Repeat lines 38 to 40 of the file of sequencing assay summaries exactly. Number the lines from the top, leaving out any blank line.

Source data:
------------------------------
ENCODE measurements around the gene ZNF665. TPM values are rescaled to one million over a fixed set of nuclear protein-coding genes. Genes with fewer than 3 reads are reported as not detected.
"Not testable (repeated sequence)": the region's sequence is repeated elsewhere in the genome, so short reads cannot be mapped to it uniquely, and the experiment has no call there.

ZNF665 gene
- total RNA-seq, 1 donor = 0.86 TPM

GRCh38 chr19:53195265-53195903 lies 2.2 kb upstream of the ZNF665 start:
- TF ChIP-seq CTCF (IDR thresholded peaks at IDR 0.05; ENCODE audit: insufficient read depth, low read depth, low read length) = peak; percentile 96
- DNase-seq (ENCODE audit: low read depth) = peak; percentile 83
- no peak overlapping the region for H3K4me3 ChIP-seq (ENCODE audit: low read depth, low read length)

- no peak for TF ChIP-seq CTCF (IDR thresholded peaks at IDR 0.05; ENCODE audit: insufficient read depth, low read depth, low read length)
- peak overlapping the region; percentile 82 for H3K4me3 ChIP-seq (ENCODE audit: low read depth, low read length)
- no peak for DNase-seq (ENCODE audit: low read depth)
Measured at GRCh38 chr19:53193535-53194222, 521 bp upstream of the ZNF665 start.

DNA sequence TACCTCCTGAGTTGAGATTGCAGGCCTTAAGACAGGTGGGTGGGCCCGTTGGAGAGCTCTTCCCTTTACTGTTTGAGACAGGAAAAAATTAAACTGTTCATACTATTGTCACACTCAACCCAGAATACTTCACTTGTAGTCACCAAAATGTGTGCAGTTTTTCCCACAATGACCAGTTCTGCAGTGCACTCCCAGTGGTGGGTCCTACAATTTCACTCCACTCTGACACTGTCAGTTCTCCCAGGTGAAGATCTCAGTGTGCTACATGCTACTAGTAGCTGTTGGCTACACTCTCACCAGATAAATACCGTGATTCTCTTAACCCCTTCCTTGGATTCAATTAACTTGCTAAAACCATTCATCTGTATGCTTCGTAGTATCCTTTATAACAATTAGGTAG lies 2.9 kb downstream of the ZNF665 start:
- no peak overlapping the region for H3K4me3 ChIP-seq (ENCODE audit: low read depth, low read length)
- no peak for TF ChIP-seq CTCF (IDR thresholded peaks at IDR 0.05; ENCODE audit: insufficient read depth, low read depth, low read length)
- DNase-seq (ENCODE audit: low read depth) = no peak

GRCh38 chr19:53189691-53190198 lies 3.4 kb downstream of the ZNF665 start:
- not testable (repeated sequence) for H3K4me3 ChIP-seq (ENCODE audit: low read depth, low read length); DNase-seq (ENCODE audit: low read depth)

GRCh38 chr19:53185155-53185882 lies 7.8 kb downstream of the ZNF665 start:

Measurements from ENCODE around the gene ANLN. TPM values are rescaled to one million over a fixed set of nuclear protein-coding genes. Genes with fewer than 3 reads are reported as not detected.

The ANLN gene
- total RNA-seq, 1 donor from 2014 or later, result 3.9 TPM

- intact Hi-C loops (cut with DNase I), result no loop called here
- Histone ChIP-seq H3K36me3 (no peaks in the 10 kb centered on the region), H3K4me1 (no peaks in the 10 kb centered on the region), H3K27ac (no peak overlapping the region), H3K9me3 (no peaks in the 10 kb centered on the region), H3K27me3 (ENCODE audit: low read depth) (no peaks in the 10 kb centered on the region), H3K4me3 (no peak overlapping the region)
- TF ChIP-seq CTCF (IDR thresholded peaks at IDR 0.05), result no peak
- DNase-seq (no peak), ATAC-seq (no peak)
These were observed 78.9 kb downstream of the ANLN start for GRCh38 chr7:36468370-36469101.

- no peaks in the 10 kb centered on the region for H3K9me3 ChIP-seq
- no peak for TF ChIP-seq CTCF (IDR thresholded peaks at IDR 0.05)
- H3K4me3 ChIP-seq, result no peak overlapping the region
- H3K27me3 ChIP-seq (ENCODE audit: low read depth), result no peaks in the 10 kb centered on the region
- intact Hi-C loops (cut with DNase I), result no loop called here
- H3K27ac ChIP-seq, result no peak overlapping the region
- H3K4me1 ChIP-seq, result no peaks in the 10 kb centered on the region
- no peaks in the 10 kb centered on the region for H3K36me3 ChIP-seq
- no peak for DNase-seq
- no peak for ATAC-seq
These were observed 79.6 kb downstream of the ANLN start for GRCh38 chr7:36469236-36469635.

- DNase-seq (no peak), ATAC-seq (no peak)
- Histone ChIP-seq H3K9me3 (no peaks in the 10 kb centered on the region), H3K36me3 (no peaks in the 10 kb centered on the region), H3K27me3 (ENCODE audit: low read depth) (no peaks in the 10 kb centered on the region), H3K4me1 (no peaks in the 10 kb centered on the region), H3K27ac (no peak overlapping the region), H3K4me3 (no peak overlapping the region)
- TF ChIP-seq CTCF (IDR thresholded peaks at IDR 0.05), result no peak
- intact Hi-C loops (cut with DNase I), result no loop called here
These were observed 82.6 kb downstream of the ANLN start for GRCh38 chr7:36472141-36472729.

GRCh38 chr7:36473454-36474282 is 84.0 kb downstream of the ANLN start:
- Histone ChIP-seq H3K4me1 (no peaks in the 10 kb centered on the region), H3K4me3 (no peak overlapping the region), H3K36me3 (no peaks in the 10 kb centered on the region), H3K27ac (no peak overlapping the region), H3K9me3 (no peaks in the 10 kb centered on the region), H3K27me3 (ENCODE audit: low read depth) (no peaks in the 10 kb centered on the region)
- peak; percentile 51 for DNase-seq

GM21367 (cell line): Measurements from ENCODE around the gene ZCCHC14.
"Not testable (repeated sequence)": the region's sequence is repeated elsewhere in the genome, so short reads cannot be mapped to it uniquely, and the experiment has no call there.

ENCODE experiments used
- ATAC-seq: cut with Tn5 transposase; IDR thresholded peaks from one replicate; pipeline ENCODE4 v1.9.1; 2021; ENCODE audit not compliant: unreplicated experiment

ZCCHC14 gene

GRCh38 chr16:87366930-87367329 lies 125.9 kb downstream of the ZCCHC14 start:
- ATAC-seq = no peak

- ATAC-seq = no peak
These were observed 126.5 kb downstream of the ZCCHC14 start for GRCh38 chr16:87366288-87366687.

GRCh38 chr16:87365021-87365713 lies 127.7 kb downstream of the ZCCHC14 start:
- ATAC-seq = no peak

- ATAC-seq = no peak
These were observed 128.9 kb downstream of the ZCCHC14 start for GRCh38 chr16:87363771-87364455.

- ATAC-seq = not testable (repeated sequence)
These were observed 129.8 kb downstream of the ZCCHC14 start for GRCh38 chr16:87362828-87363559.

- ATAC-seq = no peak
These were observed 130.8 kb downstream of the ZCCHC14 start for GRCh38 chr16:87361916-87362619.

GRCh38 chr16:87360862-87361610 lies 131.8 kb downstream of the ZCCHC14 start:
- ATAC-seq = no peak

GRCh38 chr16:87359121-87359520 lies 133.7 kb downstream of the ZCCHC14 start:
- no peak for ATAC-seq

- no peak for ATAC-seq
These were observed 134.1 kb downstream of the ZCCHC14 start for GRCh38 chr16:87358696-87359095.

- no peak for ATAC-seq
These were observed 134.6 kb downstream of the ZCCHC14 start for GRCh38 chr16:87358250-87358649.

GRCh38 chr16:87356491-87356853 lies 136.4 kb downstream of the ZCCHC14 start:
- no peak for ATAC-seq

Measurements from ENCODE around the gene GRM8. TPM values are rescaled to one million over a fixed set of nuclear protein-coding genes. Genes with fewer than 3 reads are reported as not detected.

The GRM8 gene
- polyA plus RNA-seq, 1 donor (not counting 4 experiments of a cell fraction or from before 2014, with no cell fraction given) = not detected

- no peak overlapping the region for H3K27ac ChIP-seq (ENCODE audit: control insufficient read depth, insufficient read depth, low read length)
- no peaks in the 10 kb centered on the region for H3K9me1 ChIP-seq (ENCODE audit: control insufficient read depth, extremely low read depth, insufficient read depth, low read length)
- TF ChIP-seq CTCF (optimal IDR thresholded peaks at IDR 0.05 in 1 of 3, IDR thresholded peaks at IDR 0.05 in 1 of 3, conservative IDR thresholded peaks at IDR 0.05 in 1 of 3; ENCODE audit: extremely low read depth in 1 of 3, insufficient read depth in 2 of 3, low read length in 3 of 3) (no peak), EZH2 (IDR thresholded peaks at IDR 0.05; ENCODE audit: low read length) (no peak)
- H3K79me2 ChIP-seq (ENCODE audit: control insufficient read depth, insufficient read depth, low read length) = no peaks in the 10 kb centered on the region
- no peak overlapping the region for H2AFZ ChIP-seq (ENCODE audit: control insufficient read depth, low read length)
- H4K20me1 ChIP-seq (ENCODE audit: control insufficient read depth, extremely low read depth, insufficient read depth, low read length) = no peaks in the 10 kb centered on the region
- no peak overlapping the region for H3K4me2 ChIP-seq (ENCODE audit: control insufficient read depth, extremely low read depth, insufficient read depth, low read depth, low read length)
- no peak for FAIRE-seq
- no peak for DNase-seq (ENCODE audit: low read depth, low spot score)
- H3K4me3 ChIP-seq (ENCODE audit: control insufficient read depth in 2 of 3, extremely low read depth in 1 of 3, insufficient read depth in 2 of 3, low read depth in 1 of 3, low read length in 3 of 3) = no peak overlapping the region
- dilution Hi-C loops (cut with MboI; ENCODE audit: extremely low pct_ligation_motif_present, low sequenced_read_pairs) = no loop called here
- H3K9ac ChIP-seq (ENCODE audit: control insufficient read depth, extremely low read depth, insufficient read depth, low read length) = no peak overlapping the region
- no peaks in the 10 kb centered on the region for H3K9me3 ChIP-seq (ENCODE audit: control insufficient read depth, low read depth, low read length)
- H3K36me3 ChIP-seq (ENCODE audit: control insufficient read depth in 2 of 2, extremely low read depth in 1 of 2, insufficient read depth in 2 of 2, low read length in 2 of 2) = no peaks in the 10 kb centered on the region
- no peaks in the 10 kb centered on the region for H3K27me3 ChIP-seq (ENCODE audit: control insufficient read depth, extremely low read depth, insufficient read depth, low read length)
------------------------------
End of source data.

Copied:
These were observed 79.6 kb downstream of the ANLN start for GRCh38 chr7:36469236-36469635.

- DNase-seq (no peak), ATAC-seq (no peak)
- Histone ChIP-seq H3K9me3 (no peaks in the 10 kb centered on the region), H3K36me3 (no peaks in the 10 kb centered on the region), H3K27me3 (ENCODE audit: low read depth) (no peaks in the 10 kb centered on the region), H3K4me1 (no peaks in the 10 kb centered on the region), H3K27ac (no peak overlapping the region), H3K4me3 (no peak overlapping the region)